Friday, April 10, 2015

Taking the Question Out of Query Letters, Part 2

by Vonda Skelton @VondaSkelton

A few weeks ago, I shared the first of two posts on query letters. I’ve heard from several who admitted that they, too, hated writing the dreaded query letter. After all, we’re called creative for a reason, right?

Well, as one who received 63 rejections before ever having anything published, I can tell you, I got tired of sending out those creativity-stifling letters. But I didn’t quit. And one day the answer was finally a yes! If you’re serious about writing, you won’t quit, either. I often think: What if I had never sent out that 64th query? Wow. I don’t even want to think about all I would have missed.

So, if you hate queries and rejections and the whole submission process, I have four words for you: Get used to it. It’s simply part of the process.
If you missed Taking the Question Out of Query Letters, Part 1, you can catch it here.

Now, let’s look at the last two steps.

The Fourth Paragraph
This is the time to convince the editor that you're the best person to write this article. If you have special training, education, or credentialing in the field, let him or her know. If you have publishing credits, list the most prestigious ones first. And if you have lots of previous credits, don't list them all, just the ones that would carry the most weight, and then let him know there are others as well. The editor doesn't want a detailed resume, so don't list dates and titles of all the articles. But if you have written on this subject before, be sure to point that out. If you don't have publishing credits yet, don't point out that detail. Instead, focus on showing that you are qualified to write it because of your expert sources or your experience or interest in the field.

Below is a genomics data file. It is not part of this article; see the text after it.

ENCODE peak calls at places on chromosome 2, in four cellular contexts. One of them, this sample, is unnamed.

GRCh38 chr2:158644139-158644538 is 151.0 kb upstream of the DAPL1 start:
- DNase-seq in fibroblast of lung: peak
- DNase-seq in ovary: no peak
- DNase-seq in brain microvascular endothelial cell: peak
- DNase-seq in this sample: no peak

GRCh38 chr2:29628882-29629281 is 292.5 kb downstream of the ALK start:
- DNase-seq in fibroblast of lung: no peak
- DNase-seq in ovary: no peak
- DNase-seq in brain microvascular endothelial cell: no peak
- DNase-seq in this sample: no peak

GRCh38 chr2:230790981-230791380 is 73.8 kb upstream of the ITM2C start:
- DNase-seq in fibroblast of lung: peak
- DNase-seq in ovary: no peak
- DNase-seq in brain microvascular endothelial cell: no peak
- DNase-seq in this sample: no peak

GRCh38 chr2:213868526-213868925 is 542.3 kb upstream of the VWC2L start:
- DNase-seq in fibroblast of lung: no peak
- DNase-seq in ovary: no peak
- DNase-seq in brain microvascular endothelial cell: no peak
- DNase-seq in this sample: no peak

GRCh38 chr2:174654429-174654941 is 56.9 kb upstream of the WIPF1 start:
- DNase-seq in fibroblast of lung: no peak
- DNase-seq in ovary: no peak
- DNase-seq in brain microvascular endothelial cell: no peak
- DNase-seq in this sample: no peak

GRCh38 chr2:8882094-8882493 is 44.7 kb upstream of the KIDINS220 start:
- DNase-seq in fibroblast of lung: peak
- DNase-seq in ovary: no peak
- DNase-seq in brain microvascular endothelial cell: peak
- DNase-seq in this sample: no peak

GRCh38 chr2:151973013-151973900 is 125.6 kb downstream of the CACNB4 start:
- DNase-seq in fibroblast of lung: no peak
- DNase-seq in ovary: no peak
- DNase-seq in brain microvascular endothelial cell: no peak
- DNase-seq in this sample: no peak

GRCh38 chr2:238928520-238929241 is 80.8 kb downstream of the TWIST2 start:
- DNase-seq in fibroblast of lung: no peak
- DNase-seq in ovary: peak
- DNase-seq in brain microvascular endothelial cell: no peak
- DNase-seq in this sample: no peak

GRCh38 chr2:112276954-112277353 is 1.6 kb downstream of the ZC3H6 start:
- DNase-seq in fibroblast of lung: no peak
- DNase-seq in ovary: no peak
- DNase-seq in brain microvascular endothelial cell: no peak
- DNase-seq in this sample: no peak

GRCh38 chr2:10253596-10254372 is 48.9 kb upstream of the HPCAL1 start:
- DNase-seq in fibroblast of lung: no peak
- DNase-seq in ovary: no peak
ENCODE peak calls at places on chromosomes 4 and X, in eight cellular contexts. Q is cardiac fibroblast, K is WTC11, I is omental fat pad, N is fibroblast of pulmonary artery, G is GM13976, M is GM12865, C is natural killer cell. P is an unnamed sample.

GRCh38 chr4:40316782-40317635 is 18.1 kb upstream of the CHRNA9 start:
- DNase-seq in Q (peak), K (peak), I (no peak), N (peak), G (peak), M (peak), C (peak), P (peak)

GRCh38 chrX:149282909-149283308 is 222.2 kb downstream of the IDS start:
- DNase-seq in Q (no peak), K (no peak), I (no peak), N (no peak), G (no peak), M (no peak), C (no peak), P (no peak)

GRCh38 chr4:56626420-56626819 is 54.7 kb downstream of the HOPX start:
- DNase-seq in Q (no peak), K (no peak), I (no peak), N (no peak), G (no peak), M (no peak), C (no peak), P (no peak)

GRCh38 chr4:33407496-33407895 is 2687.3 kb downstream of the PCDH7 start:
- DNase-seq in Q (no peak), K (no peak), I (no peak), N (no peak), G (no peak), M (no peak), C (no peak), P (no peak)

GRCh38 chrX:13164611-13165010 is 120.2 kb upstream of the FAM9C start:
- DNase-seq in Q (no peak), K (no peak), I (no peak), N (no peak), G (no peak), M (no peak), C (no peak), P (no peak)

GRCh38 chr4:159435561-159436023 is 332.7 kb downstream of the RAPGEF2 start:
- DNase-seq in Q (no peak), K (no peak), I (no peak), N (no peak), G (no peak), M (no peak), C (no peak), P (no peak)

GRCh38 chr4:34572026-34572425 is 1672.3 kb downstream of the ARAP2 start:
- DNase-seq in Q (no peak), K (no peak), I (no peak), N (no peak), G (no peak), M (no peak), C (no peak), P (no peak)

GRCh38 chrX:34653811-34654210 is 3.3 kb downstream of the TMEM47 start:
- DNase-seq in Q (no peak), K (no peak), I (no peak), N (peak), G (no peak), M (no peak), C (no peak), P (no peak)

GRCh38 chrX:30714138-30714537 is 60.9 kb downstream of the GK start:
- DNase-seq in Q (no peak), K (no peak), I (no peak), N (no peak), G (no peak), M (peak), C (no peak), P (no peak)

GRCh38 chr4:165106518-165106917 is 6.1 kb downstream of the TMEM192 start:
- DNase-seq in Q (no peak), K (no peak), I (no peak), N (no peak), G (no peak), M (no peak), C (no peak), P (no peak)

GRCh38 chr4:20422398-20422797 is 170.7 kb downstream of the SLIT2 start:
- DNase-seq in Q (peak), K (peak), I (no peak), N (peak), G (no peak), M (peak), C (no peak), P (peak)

If you do have a writing resume, mention that you will be happy to send it. If you have writing samples, offer to send them for his review, but do not attach anything unless directed in the writer's guidelines. If he's interested, he may ask for them in a follow-up letter.

The Fifth Paragraph
Let the editor know when you can have it ready. Be honest. Don't promise something you can't deliver or you'll cut your chances of having future opportunities with this editor.

Thank her and mention that you look forward to hearing from her.

Be sure to include your contact information with your signature. I have a friend who got an assignment the same day she sent her query, simply because her note came at the moment the editor needed a last-minute substitute writer...and my friend had included a phone number.

More Do's and Don'ts for Publishing Success
  • Make sure you have the right name and gender of the editor. If necessary, call the switchboard number listed in the guidelines and ask if So-and-So is still the editor. Also, be absolutely sure you know the gender. When Edie was managing editor of an international men’s magazine, she would often receive queries directed to EDDIE Melson, and referring to her as HE. Guess how many of those submissions were accepted? And whatever you do, don't say Dear Editor.
  • Check and recheck spelling, grammar, and form.
  • Be professional, even if you've met the editor before.